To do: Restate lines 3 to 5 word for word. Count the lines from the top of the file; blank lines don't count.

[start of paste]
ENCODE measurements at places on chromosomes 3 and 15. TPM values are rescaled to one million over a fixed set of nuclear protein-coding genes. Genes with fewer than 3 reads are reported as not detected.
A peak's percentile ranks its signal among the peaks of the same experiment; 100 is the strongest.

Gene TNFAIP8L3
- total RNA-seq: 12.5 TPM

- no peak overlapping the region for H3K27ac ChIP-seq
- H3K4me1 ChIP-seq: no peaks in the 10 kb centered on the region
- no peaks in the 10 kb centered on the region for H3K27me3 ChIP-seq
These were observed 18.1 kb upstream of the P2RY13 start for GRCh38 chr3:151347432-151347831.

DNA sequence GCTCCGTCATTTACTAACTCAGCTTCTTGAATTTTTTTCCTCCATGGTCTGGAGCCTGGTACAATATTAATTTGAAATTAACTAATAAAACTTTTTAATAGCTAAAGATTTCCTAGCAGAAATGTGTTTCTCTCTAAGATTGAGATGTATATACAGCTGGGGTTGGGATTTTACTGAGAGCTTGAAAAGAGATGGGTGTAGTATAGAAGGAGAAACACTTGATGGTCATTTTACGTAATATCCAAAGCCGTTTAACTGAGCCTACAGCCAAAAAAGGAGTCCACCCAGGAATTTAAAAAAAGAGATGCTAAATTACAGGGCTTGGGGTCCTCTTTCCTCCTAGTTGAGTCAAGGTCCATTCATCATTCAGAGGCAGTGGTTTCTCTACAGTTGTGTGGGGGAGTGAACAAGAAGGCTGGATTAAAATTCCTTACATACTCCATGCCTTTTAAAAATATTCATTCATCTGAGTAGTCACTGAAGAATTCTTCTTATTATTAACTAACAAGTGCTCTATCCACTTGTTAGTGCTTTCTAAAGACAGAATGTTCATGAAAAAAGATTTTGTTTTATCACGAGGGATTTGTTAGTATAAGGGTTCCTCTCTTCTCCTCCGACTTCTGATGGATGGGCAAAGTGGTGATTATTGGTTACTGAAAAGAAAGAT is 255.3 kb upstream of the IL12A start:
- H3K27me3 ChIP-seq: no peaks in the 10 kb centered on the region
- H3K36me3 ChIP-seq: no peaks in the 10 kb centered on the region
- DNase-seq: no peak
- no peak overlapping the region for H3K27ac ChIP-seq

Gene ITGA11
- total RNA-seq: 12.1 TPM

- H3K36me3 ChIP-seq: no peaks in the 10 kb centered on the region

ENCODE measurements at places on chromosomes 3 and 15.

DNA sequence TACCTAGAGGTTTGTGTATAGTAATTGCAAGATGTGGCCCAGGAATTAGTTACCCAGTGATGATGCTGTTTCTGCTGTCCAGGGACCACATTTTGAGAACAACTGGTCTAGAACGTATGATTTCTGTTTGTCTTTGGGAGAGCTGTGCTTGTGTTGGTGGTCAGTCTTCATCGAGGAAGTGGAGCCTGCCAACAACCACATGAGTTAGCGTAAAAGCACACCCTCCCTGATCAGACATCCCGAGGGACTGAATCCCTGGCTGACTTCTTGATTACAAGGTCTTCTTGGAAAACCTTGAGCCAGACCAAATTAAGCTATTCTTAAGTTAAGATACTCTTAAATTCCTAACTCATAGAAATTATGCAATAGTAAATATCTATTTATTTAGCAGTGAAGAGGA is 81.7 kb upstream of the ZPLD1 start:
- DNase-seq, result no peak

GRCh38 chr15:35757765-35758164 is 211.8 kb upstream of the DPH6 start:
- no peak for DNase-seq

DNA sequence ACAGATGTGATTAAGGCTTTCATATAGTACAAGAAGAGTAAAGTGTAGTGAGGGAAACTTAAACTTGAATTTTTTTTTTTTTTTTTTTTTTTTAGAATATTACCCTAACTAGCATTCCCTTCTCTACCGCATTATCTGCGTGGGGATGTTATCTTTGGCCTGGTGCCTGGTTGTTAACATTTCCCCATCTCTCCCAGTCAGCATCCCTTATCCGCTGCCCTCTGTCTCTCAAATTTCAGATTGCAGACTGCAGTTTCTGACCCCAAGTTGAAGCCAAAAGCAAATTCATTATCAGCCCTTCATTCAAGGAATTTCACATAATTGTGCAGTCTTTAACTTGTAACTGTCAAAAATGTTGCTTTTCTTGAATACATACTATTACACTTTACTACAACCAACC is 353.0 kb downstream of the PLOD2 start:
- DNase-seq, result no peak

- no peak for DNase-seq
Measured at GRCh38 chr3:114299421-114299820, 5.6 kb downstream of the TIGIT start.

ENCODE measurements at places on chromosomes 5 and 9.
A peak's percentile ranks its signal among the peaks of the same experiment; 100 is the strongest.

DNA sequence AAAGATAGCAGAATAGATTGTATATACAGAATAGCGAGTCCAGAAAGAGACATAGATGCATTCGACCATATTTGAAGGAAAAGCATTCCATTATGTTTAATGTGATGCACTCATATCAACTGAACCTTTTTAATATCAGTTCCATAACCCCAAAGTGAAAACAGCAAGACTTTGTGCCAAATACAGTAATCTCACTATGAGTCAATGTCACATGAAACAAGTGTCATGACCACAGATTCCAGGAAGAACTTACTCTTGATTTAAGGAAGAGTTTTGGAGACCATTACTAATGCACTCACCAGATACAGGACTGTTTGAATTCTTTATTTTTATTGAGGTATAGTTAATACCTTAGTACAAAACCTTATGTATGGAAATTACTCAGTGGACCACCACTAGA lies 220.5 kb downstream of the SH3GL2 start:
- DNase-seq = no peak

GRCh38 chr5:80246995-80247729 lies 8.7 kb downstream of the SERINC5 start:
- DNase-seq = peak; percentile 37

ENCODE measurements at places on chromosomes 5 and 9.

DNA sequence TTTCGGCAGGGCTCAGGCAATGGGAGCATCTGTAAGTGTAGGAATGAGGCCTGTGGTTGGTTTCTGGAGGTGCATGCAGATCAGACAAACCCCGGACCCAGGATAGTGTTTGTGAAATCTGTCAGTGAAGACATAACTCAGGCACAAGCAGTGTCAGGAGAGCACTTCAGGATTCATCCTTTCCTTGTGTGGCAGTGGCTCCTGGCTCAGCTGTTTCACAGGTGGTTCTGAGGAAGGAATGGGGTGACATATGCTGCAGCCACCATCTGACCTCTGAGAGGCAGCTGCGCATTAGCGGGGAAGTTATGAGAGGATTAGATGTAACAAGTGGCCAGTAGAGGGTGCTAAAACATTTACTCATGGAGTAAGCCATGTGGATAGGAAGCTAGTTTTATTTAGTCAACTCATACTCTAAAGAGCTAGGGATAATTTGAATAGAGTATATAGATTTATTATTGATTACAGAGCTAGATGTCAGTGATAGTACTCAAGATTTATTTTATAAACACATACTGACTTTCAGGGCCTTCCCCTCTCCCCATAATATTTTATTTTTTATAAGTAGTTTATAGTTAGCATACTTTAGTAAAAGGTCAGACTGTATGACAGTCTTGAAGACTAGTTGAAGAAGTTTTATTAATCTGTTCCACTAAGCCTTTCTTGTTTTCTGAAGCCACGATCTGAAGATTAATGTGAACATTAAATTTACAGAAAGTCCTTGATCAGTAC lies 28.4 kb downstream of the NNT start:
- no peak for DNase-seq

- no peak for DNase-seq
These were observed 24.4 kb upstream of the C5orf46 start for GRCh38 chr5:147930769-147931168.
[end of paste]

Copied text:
Gene TNFAIP8L3
- total RNA-seq: 12.5 TPM

- no peak overlapping the region for H3K27ac ChIP-seq